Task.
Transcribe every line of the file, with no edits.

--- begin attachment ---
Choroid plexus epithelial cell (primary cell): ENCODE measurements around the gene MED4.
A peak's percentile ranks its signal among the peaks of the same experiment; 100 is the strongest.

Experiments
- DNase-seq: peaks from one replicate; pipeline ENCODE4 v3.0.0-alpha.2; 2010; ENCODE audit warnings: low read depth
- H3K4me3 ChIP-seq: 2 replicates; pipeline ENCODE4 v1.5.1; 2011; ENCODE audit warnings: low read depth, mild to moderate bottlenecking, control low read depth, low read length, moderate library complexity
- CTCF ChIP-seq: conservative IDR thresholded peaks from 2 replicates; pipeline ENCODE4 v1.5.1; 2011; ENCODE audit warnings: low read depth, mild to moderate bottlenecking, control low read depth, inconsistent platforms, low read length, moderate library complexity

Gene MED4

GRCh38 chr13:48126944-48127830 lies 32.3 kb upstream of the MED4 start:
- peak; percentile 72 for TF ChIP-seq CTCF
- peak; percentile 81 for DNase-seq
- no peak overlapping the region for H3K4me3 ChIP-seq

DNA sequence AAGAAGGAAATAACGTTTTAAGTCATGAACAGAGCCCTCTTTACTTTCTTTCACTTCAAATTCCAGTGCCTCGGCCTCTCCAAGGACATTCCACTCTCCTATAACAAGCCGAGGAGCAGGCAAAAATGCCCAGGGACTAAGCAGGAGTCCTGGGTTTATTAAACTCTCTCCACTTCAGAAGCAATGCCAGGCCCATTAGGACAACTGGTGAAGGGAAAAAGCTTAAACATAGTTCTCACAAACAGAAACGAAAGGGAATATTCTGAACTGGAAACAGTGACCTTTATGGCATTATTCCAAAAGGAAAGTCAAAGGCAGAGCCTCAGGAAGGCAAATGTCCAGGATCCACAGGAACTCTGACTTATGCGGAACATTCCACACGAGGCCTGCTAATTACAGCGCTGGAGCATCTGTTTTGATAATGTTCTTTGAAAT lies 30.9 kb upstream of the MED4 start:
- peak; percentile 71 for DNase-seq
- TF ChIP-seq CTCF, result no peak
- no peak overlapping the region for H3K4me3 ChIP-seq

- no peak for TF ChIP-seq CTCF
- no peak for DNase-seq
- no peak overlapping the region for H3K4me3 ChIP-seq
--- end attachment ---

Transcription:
Choroid plexus epithelial cell (primary cell): ENCODE measurements around the gene MED4.
A peak's percentile ranks its signal among the peaks of the same experiment; 100 is the strongest.

Experiments
- DNase-seq: peaks from one replicate; pipeline ENCODE4 v3.0.0-alpha.2; 2010; ENCODE audit warnings: low read depth
- H3K4me3 ChIP-seq: 2 replicates; pipeline ENCODE4 v1.5.1; 2011; ENCODE audit warnings: low read depth, mild to moderate bottlenecking, control low read depth, low read length, moderate library complexity
- CTCF ChIP-seq: conservative IDR thresholded peaks from 2 replicates; pipeline ENCODE4 v1.5.1; 2011; ENCODE audit warnings: low read depth, mild to moderate bottlenecking, control low read depth, inconsistent platforms, low read length, moderate library complexity

Gene MED4

GRCh38 chr13:48126944-48127830 lies 32.3 kb upstream of the MED4 start:
- peak; percentile 72 for TF ChIP-seq CTCF
- peak; percentile 81 for DNase-seq
- no peak overlapping the region for H3K4me3 ChIP-seq

DNA sequence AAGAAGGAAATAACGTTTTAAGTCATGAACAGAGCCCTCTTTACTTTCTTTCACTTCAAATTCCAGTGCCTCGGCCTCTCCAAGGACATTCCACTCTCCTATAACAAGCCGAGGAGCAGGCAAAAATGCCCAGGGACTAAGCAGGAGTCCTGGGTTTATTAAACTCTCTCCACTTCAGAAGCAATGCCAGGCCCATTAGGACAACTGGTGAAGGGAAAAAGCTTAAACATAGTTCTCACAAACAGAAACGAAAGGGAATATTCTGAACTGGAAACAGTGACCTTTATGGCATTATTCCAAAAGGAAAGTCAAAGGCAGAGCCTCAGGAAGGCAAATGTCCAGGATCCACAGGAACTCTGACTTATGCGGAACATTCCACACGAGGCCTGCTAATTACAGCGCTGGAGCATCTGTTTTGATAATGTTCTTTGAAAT lies 30.9 kb upstream of the MED4 start:
- peak; percentile 71 for DNase-seq
- TF ChIP-seq CTCF, result no peak
- no peak overlapping the region for H3K4me3 ChIP-seq

- no peak for TF ChIP-seq CTCF
- no peak for DNase-seq
- no peak overlapping the region for H3K4me3 ChIP-seq